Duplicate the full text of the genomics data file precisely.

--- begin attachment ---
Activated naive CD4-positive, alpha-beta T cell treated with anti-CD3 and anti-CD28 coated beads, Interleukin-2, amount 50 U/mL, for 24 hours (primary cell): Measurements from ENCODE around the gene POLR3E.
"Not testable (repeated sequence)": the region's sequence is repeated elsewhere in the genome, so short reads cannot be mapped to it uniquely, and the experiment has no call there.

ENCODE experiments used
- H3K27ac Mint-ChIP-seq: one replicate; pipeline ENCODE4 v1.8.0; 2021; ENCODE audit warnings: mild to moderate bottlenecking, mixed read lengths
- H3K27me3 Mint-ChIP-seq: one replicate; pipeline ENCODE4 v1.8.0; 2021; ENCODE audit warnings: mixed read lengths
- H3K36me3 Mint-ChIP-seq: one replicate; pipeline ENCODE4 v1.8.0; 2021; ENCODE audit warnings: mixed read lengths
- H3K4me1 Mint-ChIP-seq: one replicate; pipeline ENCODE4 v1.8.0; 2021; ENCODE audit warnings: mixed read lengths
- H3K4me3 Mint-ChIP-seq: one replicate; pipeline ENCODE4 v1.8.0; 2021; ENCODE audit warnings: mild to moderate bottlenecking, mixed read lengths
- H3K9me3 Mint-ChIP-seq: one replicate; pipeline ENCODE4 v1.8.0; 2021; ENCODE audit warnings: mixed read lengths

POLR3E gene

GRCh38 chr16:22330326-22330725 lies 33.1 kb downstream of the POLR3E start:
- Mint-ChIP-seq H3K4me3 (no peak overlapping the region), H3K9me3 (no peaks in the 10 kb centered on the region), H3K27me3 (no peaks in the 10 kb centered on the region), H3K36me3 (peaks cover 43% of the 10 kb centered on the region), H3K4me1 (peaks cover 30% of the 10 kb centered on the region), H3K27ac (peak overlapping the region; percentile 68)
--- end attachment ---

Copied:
Activated naive CD4-positive, alpha-beta T cell treated with anti-CD3 and anti-CD28 coated beads, Interleukin-2, amount 50 U/mL, for 24 hours (primary cell): Measurements from ENCODE around the gene POLR3E.
"Not testable (repeated sequence)": the region's sequence is repeated elsewhere in the genome, so short reads cannot be mapped to it uniquely, and the experiment has no call there.

ENCODE experiments used
- H3K27ac Mint-ChIP-seq: one replicate; pipeline ENCODE4 v1.8.0; 2021; ENCODE audit warnings: mild to moderate bottlenecking, mixed read lengths
- H3K27me3 Mint-ChIP-seq: one replicate; pipeline ENCODE4 v1.8.0; 2021; ENCODE audit warnings: mixed read lengths
- H3K36me3 Mint-ChIP-seq: one replicate; pipeline ENCODE4 v1.8.0; 2021; ENCODE audit warnings: mixed read lengths
- H3K4me1 Mint-ChIP-seq: one replicate; pipeline ENCODE4 v1.8.0; 2021; ENCODE audit warnings: mixed read lengths
- H3K4me3 Mint-ChIP-seq: one replicate; pipeline ENCODE4 v1.8.0; 2021; ENCODE audit warnings: mild to moderate bottlenecking, mixed read lengths
- H3K9me3 Mint-ChIP-seq: one replicate; pipeline ENCODE4 v1.8.0; 2021; ENCODE audit warnings: mixed read lengths

POLR3E gene

GRCh38 chr16:22330326-22330725 lies 33.1 kb downstream of the POLR3E start:
- Mint-ChIP-seq H3K4me3 (no peak overlapping the region), H3K9me3 (no peaks in the 10 kb centered on the region), H3K27me3 (no peaks in the 10 kb centered on the region), H3K36me3 (peaks cover 43% of the 10 kb centered on the region), H3K4me1 (peaks cover 30% of the 10 kb centered on the region), H3K27ac (peak overlapping the region; percentile 68)